We read in the story of `Uzayr that mounted on his donkey he once came across a ruin in the course of a journey. In that ruin he was confronted by the dreadful sight of the rotting bones of men who had long since died. He plunged deep into thought and asked himself, “How will God bring these back to life?”
At that very moment God took his soul, but one hundred years later He brought him back to life. He asked him, “How long have you been here?” He immediately answered, “One day or less.”
`Uzayr was then informed that he had been in that place for a hundred years, lying lifeless on the ground exactly where he had fallen. He was instructed to look at his donkey, and saw that its body was thoroughly decomposed: then God brought it back life.
In the story of `Uzayr, we also see that in order to demonstrate the limitlessness of His power God preserved water and foodstuffs intact for a hundred years, objects that decay or vaporize more quickly than living beings on account of their exposure to natural factors such as heat, sunlight, wind and dust. He addressed `Uzayr as follows:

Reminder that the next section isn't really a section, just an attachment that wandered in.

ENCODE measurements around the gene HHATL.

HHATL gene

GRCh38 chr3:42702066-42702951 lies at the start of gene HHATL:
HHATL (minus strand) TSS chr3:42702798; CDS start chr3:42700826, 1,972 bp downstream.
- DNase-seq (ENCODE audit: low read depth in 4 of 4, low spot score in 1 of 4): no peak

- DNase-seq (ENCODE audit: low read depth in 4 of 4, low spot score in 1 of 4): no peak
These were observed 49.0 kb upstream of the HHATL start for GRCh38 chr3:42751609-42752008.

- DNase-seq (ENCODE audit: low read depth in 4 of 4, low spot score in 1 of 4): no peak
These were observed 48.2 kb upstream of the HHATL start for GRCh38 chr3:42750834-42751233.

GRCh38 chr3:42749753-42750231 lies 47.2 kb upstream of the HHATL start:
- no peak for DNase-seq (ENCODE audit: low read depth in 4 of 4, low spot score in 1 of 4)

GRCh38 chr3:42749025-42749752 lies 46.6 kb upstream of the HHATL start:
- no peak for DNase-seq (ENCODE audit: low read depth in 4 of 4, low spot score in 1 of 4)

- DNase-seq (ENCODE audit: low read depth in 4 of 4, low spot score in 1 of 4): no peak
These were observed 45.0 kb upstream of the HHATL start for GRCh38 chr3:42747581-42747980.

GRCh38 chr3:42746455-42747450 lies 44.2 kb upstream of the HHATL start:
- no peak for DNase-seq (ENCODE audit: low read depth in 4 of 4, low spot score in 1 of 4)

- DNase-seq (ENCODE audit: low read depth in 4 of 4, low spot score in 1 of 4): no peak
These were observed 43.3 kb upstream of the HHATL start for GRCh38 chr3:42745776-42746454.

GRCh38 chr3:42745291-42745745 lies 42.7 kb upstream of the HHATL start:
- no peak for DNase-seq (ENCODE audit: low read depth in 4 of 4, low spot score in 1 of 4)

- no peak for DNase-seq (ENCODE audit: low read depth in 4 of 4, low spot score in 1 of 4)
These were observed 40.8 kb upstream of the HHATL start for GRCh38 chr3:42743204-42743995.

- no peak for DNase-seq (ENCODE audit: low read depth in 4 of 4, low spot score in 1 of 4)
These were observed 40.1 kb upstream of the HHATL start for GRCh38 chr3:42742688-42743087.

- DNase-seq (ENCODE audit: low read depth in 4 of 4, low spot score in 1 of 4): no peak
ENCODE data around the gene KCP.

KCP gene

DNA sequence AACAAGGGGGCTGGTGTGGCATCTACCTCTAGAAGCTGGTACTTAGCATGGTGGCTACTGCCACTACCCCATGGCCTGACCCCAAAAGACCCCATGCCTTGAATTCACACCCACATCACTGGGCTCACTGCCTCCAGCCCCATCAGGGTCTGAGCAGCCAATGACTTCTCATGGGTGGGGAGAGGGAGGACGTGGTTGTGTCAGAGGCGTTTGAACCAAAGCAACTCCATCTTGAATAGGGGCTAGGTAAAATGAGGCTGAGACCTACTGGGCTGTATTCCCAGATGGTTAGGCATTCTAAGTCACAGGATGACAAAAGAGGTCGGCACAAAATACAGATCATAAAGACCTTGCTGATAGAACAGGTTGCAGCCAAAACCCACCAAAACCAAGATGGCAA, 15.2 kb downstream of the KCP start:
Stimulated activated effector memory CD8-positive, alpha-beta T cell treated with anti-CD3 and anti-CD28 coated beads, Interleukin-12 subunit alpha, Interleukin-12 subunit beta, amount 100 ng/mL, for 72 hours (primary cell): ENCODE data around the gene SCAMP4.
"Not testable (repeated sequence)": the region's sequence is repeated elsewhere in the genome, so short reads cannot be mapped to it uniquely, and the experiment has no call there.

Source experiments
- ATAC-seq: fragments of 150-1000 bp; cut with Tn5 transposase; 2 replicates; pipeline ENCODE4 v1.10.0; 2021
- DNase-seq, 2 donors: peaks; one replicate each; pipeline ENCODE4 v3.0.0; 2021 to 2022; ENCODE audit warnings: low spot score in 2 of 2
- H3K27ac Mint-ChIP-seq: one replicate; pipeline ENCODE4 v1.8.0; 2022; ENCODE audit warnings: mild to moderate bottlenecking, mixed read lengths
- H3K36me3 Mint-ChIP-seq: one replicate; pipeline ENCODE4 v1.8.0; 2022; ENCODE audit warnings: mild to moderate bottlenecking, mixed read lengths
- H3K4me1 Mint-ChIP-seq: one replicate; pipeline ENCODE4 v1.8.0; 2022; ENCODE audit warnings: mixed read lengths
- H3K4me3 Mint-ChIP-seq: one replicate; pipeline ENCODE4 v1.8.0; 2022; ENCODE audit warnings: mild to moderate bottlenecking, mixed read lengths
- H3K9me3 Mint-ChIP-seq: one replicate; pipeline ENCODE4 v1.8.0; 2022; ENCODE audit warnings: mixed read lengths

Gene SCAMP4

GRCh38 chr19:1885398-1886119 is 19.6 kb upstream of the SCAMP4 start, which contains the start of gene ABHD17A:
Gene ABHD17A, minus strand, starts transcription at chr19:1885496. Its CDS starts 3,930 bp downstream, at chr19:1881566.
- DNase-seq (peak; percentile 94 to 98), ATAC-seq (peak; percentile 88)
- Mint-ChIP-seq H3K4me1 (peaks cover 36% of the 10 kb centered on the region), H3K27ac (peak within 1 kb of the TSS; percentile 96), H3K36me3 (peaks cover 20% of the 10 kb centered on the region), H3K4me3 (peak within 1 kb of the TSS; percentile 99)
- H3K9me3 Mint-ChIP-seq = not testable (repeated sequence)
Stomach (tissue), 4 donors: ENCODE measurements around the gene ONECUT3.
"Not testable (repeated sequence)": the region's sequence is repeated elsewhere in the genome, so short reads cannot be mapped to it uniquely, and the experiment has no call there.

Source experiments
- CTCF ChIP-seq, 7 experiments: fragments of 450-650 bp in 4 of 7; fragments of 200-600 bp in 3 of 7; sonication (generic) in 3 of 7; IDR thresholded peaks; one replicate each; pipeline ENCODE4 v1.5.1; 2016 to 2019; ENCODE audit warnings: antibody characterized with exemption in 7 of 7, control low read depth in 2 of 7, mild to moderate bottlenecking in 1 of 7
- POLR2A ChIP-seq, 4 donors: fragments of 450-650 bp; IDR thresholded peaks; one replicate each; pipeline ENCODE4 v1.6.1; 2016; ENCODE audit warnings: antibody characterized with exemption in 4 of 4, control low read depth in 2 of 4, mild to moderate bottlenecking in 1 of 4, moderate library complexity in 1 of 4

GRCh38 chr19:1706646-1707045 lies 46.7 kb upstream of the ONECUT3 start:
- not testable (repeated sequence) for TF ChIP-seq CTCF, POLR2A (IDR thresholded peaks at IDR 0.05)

“Look at your food and drink; it has not changed and it shows no sign of age. Look too at your donkey, so that its story becomes apparent to you and We may make of you a proof for people so that they no longer deny resurrection. Look at the rotten bones, and see how We bring them together and make flesh grow on them. When all this was shown clearly to him (the verse continues), he said, `I know now for certain that God is empowered over all things'“ (2:259).
The Qur'an depicts another concrete instance of bodily resurrection in one of the narratives concerning Ibrahim, upon whom be peace. It tells with the utmost clarity how Ibrahim witnessed with his own eyes the reassembling of the scattered particles of a body:
“When Ibrahim said: `O God, show me how you bring the dead back to life, ` God responded, `Do you not believe?' He said, `I do, but I wish my heart to be reassured.' So God said, `Choose four types of birds, and mix their flesh together, and place portions on the top of mountains. Then summon the birds, and they will come hastening to you. You will then know that God is empowered over all things and is aware of the truth of all things.” (2:260).